p where β is the distance of the transferred U-space MPP, u*, from the origin in the standard normal space. The formula for failure probability in the SORM method is given by Tvedt, L., "Distribution of Quadratic Forms in Normal Space--Application to Structural Reliability," Journal of Engineering Mechanics, Vol. 116, No. 6, ASCE, June 1990, pp. 1183-1192. It calculates the failure probability by replacing the limit-state surface with a quadratic surface in the standard normal space. That is, p The curvature matrix of the limit-state function in the rotated standard normal space, C, is computed by ##EQU16## where R is an orthogonal matrix used to rotate the standard normal U-space to a rotated standard U'-space and D is the second derivative of the limit-state function at u*. R is selected such that the nth row of R is the unit normal of the limit-state function at the U-space MPP, i.e., -∇g(u*)/|∇g(u*)|. The Gram-Schmidt algorithm can be used to generate R. The major effort in the SORMmethod is computing the curvature matrix of the limit-state function at the transferred U-space MPP. Usually, the finite-difference scheme is directly applied in the rotated standard normal space to compute the curvature matrix, Der Kiureghian, A., H.-Z. Lin, and S.-J. Hwang, "Second-Order Reliability Approximations," Journal of Engineering Mechanics, Vol. 113, No. 8, ASCE, 198, pp. 1208-1225. The curvature matrix C in Equation 23 is an n-1×n-1 matrix. A central-difference scheme requires a total of 2(n-1) In some cases, it is advantageous to compute the second-derivative matrix in the original space and then make the transformation to compute the curvature matrix in the standard normal space. For example, if the limit-state function in the original space is linear, curvatures at the U-space MPP arise only because of nonlinearity in the probability transformation. Therefore, the following improvement is made to reduce computational effort: ##EQU17## From the preceding equation, curvatures of the limit-state function in the U-space are contributed from two parts: the curvatures of the limit-state function in the X-space and the nonlinearility of the probability transformation. Equation 24 requires a full curvature matrix of the limit-state function, that is, an n×n matrix in both X- and U-spaces. Therefore, it is used only in the case where the computation of the curvature matrix requires less finite-element analysis in the X-space than in the U-space. If the second-order derivative of the limit-state function in the X-space in the preceding equation is eliminated, then ##EQU18## The preceding equation shows that only curvatures of the limit-state function in the standard normal space contributed by the nonlinearity of the probability transformation are counted. In other words, the limit-state surface is replaced by a hyper-tangent plane at the X-space MPP, x*. The second order derivative of the probability transformation can be computed by a finite-difference scheme or by tensor analysis. Tensor analysis to compute the curvature matrix is useful in the case of dependent random variables. The gradient of the limit-state function at the X-space MPP in the preceding equation is available in the iteration procedure to identify the X-space MPP. Therefore, with minor extra work and without extra finite-element analysis, we can obtain an improvement in failure probability over the first-order failure probability (Equation 21). This is an example of local buckling stress for a flanged component (Structural Manual, Vol. 3, Space Systems Division, Rockwell International, September 1974) under longitudinal compression. The limit-state function is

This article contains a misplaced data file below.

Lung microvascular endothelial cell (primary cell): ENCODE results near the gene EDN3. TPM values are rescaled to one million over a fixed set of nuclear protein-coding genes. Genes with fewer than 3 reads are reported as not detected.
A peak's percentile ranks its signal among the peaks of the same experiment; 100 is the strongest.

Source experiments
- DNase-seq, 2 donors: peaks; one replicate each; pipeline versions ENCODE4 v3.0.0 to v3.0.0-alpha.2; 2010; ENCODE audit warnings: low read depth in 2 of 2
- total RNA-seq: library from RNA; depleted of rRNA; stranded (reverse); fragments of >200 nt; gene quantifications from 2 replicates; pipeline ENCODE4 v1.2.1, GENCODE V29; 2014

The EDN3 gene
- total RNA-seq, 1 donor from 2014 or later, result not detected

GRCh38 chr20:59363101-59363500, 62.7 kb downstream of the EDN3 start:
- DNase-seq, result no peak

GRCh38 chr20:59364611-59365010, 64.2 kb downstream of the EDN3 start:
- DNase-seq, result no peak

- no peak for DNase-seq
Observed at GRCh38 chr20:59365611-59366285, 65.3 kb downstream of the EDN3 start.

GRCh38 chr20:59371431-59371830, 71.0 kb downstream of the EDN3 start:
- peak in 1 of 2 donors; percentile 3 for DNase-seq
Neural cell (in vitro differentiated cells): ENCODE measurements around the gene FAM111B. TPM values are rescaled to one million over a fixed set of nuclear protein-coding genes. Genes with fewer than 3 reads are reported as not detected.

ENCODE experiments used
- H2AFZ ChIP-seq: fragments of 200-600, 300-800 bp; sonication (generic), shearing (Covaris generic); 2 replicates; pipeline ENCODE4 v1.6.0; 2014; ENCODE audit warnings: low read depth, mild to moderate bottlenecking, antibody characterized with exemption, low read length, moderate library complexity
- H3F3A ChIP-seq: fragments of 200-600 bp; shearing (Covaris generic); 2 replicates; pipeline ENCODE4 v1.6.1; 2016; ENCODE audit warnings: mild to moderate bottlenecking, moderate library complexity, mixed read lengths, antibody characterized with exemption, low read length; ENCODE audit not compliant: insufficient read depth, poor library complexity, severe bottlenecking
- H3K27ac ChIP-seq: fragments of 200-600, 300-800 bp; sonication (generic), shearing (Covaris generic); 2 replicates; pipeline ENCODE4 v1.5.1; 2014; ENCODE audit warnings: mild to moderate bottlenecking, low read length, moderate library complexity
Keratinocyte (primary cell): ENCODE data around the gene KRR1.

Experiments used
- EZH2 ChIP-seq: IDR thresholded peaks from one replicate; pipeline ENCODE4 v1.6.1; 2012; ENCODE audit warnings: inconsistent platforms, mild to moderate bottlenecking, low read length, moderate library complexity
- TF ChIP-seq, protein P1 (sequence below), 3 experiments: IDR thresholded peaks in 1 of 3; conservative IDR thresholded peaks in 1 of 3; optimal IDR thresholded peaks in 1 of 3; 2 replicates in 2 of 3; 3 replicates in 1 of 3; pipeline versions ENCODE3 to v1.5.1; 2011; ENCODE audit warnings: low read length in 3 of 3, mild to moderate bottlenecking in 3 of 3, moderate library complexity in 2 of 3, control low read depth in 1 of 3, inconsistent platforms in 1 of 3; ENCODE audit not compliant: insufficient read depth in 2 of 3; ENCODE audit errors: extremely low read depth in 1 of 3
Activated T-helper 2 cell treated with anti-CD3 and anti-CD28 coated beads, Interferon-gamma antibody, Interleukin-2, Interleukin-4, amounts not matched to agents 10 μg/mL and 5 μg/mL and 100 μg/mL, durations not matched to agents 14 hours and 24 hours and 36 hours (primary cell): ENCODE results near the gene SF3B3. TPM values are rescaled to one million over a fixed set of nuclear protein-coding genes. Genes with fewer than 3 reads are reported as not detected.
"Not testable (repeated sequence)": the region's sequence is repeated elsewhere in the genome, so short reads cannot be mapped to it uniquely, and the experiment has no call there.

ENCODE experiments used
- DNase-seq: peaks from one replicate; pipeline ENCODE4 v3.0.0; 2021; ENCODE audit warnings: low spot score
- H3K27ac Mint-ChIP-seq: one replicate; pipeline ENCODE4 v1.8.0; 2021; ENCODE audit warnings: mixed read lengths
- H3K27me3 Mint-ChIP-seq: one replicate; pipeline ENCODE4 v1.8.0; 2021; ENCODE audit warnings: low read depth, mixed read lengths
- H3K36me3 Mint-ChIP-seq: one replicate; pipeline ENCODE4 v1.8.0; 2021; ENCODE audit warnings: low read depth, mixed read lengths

g(x)=φ where φ
TABLE 1______________________________________Statistical Properties of the BasicRandom Variables for ExampleRandom Distribu- StandardVariable Name tion Type Mean Deviation______________________________________x Convergence criteria from equations 3 and 4 are used in this example. Furthermore, we assume the tolerance for these two criteria as 1×10
TABLE 2______________________________________Results for Example Number Number of ofIteration g (x) yg (x)______________________________________1 4 12 3 13 0 1______________________________________ Seven limit-state functions and three gradient computations are required to obtain the MPP, x*, with the coordinates (1.039, 2.516×10 For comparison, this example was rerun using the HL-RF method and a tolerance value 0.001. Eight limit-state functions and eight gradient computations were used to obtain the conventional U-space MPP, u*. The corresponding inverse coordinates in the X-space were (1.052, 2.594×10 The resulting X-space MPP, x*, is then used to compute failure probability by the first-order reliability method (Equation 21), and the simplified second-order reliability method that neglects curvatures of the limit-state function in the X-space (equations 22 and 25). These two methods use the alternative probability transformation (equations 11 and 17) because the X-space MPP is used to compute failure probability. For ease of identification, the last two methods are called FORM/A and Simplified SORM/A. Because FORM/A and Simplified SORM/A do not require computing curvatures of the limit-state function in the X-space, these two methods are very efficient. Failure probability results for this example using the X-space MPP are listed in Table 3.
TABLE 3______________________________________Results of ExampleMethod P These results are compared with failure probability computed through Monte Carlo simulation, which is 1.616×10 Referring now to FIG. 7, a flow chart of the method for identifying a Most-Probable-Point (MPP) in original space in accordance with the principles of the present invention is illustrated. Obviously, many modifications and variations of the present invention are possible in light of the above teachings. It is, therefore, to be understood that, within the scope of the appended claims, the invention may be practiced otherwise than as specifically described. Non-Patent Citations